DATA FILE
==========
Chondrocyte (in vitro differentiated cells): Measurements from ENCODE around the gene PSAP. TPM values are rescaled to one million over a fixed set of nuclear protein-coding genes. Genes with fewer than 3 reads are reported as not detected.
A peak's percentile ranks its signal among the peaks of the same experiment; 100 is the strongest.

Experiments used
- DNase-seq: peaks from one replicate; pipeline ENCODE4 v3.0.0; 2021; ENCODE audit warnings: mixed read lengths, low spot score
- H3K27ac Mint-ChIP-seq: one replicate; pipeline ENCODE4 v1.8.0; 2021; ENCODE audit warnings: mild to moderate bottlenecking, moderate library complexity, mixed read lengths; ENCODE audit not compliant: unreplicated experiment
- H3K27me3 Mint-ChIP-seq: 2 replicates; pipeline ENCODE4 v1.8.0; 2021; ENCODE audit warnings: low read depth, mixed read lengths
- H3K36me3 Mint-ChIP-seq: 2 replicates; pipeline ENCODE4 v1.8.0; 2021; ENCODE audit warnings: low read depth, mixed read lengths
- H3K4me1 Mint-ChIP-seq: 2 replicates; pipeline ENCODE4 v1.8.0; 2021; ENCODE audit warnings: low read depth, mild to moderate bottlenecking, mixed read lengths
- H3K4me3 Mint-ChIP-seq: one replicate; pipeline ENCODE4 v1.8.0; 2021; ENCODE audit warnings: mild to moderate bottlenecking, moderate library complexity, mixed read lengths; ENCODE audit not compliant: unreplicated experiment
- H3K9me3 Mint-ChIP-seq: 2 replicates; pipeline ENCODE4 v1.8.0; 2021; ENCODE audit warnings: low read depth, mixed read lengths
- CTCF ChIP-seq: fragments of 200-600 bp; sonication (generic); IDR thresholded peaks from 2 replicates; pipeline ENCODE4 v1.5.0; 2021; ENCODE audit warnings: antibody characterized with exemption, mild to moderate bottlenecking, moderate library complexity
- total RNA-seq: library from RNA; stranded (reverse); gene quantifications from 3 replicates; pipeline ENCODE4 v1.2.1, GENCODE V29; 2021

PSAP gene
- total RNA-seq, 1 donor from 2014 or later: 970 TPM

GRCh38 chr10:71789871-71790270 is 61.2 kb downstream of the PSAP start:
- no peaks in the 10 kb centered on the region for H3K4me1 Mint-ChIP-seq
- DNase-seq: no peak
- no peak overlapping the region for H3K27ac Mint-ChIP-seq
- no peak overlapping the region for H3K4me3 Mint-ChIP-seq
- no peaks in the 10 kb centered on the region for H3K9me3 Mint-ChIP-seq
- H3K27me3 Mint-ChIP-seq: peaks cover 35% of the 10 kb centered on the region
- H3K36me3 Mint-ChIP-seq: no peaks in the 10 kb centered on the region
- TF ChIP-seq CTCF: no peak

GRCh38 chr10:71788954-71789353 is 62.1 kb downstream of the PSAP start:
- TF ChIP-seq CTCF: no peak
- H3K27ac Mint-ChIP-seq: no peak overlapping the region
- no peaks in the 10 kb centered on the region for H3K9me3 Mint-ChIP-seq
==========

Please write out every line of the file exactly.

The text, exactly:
Chondrocyte (in vitro differentiated cells): Measurements from ENCODE around the gene PSAP. TPM values are rescaled to one million over a fixed set of nuclear protein-coding genes. Genes with fewer than 3 reads are reported as not detected.
A peak's percentile ranks its signal among the peaks of the same experiment; 100 is the strongest.

Experiments used
- DNase-seq: peaks from one replicate; pipeline ENCODE4 v3.0.0; 2021; ENCODE audit warnings: mixed read lengths, low spot score
- H3K27ac Mint-ChIP-seq: one replicate; pipeline ENCODE4 v1.8.0; 2021; ENCODE audit warnings: mild to moderate bottlenecking, moderate library complexity, mixed read lengths; ENCODE audit not compliant: unreplicated experiment
- H3K27me3 Mint-ChIP-seq: 2 replicates; pipeline ENCODE4 v1.8.0; 2021; ENCODE audit warnings: low read depth, mixed read lengths
- H3K36me3 Mint-ChIP-seq: 2 replicates; pipeline ENCODE4 v1.8.0; 2021; ENCODE audit warnings: low read depth, mixed read lengths
- H3K4me1 Mint-ChIP-seq: 2 replicates; pipeline ENCODE4 v1.8.0; 2021; ENCODE audit warnings: low read depth, mild to moderate bottlenecking, mixed read lengths
- H3K4me3 Mint-ChIP-seq: one replicate; pipeline ENCODE4 v1.8.0; 2021; ENCODE audit warnings: mild to moderate bottlenecking, moderate library complexity, mixed read lengths; ENCODE audit not compliant: unreplicated experiment
- H3K9me3 Mint-ChIP-seq: 2 replicates; pipeline ENCODE4 v1.8.0; 2021; ENCODE audit warnings: low read depth, mixed read lengths
- CTCF ChIP-seq: fragments of 200-600 bp; sonication (generic); IDR thresholded peaks from 2 replicates; pipeline ENCODE4 v1.5.0; 2021; ENCODE audit warnings: antibody characterized with exemption, mild to moderate bottlenecking, moderate library complexity
- total RNA-seq: library from RNA; stranded (reverse); gene quantifications from 3 replicates; pipeline ENCODE4 v1.2.1, GENCODE V29; 2021

PSAP gene
- total RNA-seq, 1 donor from 2014 or later: 970 TPM

GRCh38 chr10:71789871-71790270 is 61.2 kb downstream of the PSAP start:
- no peaks in the 10 kb centered on the region for H3K4me1 Mint-ChIP-seq
- DNase-seq: no peak
- no peak overlapping the region for H3K27ac Mint-ChIP-seq
- no peak overlapping the region for H3K4me3 Mint-ChIP-seq
- no peaks in the 10 kb centered on the region for H3K9me3 Mint-ChIP-seq
- H3K27me3 Mint-ChIP-seq: peaks cover 35% of the 10 kb centered on the region
- H3K36me3 Mint-ChIP-seq: no peaks in the 10 kb centered on the region
- TF ChIP-seq CTCF: no peak

GRCh38 chr10:71788954-71789353 is 62.1 kb downstream of the PSAP start:
- TF ChIP-seq CTCF: no peak
- H3K27ac Mint-ChIP-seq: no peak overlapping the region
- no peaks in the 10 kb centered on the region for H3K9me3 Mint-ChIP-seq